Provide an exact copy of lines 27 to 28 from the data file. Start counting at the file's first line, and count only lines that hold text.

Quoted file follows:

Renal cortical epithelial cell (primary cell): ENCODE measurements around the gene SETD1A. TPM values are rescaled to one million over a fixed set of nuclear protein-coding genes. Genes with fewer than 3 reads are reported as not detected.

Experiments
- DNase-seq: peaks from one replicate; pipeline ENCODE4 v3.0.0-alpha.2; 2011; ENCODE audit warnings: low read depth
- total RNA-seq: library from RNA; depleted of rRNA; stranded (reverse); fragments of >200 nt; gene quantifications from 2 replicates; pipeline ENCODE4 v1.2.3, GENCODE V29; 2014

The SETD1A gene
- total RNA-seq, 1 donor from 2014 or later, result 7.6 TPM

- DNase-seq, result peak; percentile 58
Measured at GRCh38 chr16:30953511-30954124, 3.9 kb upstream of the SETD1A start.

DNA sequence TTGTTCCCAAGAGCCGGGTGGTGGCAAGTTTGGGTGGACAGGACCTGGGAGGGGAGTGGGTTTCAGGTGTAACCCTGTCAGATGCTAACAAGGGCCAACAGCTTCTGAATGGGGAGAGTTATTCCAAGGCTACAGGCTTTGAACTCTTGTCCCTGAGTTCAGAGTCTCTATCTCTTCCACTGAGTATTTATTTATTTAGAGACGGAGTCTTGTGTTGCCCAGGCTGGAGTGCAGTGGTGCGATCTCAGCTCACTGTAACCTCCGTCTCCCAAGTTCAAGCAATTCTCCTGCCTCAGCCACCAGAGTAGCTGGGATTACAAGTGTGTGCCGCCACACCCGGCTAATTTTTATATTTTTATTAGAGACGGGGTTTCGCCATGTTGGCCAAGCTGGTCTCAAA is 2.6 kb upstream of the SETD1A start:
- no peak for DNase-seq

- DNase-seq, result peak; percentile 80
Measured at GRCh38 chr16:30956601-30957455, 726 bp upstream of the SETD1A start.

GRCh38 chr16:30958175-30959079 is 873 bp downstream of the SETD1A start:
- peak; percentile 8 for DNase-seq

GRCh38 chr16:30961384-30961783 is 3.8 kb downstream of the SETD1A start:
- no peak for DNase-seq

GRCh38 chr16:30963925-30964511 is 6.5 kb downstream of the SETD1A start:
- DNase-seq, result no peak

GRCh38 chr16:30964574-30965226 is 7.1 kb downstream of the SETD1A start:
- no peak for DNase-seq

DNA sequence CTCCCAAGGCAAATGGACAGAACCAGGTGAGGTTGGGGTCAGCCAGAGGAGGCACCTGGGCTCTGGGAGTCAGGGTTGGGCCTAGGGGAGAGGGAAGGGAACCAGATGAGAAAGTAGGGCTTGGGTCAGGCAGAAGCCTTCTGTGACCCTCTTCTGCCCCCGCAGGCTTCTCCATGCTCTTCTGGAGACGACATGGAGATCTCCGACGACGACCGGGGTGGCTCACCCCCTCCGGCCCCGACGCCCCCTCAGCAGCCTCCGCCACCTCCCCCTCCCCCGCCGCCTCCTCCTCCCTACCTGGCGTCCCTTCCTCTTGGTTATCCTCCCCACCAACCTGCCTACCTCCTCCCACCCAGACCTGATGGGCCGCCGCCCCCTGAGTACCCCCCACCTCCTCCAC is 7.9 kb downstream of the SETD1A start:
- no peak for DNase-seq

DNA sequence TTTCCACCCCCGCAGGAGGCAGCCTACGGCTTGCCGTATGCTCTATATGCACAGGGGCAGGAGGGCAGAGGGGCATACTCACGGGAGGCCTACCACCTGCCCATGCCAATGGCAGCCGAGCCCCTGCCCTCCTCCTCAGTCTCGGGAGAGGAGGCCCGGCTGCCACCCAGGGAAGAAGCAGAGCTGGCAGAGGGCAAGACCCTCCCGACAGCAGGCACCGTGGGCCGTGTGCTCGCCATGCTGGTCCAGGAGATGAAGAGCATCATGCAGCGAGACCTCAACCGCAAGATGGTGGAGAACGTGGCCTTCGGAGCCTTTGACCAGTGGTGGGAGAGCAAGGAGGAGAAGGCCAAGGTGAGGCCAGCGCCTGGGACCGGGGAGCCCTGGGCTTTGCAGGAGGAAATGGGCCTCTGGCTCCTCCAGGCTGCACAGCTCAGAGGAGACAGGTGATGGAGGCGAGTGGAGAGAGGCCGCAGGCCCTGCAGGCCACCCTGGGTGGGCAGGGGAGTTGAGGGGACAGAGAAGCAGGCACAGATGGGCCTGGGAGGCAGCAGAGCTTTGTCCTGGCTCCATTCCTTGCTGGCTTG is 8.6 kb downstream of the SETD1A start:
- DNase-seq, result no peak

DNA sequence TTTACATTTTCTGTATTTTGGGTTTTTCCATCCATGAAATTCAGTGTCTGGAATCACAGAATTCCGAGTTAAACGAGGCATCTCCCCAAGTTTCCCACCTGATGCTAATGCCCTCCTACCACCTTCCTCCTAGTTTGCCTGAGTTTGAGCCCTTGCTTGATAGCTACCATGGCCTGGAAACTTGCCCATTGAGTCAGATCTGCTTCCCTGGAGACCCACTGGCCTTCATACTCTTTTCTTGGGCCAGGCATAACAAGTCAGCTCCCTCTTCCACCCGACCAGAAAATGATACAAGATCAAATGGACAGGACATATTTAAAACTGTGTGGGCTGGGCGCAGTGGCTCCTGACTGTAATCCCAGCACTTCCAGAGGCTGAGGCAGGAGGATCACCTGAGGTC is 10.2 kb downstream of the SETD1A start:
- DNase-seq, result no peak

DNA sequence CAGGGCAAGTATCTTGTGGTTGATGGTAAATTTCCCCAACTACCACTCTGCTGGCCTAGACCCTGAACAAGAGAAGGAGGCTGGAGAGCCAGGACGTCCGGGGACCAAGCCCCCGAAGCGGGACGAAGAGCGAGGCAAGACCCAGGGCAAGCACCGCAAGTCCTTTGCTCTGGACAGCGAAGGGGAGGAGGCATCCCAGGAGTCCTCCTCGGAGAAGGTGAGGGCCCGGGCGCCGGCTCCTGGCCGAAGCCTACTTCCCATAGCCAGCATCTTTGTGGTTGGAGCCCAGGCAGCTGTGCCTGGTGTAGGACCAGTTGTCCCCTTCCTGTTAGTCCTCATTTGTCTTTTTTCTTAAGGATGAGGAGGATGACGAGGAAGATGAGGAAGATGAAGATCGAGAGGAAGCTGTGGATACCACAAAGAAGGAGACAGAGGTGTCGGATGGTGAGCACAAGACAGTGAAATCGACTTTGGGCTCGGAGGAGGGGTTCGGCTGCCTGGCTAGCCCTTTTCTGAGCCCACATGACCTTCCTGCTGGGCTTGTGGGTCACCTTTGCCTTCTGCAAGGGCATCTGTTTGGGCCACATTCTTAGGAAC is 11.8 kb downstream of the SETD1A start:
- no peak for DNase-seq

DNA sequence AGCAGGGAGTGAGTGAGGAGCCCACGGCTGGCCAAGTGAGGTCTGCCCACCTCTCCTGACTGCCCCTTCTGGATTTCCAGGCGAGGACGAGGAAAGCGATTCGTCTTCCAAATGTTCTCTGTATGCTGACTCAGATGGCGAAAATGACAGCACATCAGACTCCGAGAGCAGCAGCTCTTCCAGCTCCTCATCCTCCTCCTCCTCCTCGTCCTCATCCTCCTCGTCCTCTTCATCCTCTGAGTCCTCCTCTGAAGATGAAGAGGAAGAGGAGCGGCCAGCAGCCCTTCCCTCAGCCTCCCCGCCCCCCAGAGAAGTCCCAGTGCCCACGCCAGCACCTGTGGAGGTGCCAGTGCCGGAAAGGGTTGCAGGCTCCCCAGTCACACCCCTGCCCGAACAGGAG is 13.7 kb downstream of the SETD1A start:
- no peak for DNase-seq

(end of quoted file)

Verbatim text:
DNA sequence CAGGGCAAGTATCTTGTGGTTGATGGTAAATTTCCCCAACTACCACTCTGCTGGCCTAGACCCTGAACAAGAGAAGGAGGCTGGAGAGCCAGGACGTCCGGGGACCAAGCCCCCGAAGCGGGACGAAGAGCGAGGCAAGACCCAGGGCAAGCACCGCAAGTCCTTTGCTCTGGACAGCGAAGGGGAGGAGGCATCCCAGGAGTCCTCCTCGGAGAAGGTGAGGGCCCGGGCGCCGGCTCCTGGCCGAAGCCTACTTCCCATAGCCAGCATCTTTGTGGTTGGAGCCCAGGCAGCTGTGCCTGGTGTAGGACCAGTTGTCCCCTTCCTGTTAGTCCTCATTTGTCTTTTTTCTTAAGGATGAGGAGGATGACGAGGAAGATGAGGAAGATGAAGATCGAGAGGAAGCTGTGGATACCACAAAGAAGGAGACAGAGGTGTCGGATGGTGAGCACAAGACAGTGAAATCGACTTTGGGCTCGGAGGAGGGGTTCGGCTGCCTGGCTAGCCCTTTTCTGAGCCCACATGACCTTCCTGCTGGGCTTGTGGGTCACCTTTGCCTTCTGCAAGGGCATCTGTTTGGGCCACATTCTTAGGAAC is 11.8 kb downstream of the SETD1A start:
- no peak for DNase-seq